These are very filling. I have found that half of a large potato is sufficient for most guests.

Green Beans with Ginger and Lemon Zest

Make Ahead Tip: Blanch the beans in boiling water the day before or early in the morning on the day you are serving them. Place them in a storage container and drizzle with a little olive oil. Cover and refrigerate.

6 servings


1 tablespoon olive oil
1 clove garlic, grated
1 tablespoon fresh ginger root, grated
2 teaspoons lemon zest, finely grated
3 cups fresh green beans, trimmed and cut in half
1/4 teaspoon table salt
1/4 teaspoon black pepper, freshly ground


Blanch the green beans in boiling water for two minutes. Drain.

Heat the oil in a large skillet over medium-low heat. Add the garlic and ginger and cook, stirring, 1 minute.

Add the beans and cook, stirring occasionally, about 2 minutes.

Add the lemon zest, cover the pan and steam the beans until they are crisp-tender, about 2 minutes.

Add the salt and pepper and pour into a serving dish.

Pear Frangipane Tart

This pastry should be made early in the day of your dinner party. It cannot be made a day ahead because it will lose its crispness.


1/2 cup sugar, divided
3/4 cup almond flour (finely ground blanched almonds)
1/4 cup all-purpose flour
3/4 stick (6 tablespoons) unsalted butter, softened
2 large eggs
1 teaspoon vanilla extract
½ teaspoon almond extract
1 sheet frozen Puff Pastry
3 firm-ripe Bosc or Anjou pears
Egg white


Thaw the puff pastry according to package directions. On a lightly floured surface, roll out pastry to a 12×12 inch rectangle.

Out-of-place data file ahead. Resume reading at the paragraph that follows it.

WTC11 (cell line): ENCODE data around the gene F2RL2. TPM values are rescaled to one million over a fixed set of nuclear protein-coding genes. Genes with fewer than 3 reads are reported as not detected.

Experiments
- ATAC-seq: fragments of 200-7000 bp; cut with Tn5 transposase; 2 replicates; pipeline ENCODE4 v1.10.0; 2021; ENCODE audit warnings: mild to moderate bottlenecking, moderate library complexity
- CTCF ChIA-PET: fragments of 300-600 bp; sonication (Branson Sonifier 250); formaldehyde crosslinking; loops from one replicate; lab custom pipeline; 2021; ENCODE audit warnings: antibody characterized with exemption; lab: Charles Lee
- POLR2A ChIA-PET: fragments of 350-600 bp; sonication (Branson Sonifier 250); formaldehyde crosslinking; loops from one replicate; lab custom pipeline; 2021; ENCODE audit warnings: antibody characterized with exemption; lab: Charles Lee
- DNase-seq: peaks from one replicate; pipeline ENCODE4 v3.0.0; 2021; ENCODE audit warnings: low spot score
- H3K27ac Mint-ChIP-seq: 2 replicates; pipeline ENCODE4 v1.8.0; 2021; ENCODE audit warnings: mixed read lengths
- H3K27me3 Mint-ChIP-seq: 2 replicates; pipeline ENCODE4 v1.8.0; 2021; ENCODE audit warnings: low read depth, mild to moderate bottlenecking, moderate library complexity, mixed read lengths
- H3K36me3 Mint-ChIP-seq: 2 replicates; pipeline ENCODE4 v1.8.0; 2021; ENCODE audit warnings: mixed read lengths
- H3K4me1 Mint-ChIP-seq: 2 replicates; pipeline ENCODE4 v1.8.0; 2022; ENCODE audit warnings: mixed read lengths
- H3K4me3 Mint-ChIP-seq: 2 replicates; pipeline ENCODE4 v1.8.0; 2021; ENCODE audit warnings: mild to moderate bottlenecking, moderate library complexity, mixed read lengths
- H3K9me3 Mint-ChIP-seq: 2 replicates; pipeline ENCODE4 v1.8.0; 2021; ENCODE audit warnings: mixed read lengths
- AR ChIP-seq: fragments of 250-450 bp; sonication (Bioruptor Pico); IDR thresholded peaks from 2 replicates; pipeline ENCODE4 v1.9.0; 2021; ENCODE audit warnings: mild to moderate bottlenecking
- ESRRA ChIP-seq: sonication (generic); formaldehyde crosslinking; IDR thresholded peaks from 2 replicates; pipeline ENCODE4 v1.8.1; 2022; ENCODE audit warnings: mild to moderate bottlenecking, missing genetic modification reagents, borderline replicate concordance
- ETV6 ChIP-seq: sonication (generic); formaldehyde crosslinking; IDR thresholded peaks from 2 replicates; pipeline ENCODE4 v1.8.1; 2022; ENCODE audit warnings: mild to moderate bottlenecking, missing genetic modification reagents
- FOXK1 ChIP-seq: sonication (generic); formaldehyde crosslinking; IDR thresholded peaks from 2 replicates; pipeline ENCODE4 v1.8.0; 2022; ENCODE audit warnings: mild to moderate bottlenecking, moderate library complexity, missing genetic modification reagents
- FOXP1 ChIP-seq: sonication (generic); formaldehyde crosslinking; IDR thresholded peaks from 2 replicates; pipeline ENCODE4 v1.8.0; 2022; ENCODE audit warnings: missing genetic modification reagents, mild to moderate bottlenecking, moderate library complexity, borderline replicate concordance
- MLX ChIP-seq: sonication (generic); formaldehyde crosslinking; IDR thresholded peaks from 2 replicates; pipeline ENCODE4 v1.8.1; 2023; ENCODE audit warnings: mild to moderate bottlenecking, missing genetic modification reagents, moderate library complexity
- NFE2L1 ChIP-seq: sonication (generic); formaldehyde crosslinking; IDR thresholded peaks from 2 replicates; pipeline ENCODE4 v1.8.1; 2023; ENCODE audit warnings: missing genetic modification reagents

Place on a parchment-lined baking sheet. (I use an attractive baking pan that can also be used for serving.) Prick pastry with a fork.

Build up the sides slightly by folding in about 1/2 inch of the pastry on the edges. Brush edges with egg white.

Preheat the oven to 350°F.

Combine 1/4 cup sugar with the almond flour and all-purpose flour. Set aside.

Beat together the butter and the remaining 1/4 cup sugar with an electric mixer at moderately high-speed until pale and fluffy.

Add eggs 1 at a time, beating well after each addition, then beat in the flavored extracts.

Reduce the speed to low and mix in the flour mixture just until combined.

Spread frangipane filling evenly over the tart shell.

Peel, halve and core pears, then cut lengthwise into 1/4-inch-thick slices. Arrange pears decoratively on filling.

Brush the pears with the egg white.

Bake until the pears are golden and frangipane is puffed up around the pears and golden brown, about 45 minutes.

Cool tart completely in the baking pan on a rack, then slide parchment out from under the tart. Leave at room temperature until serving time.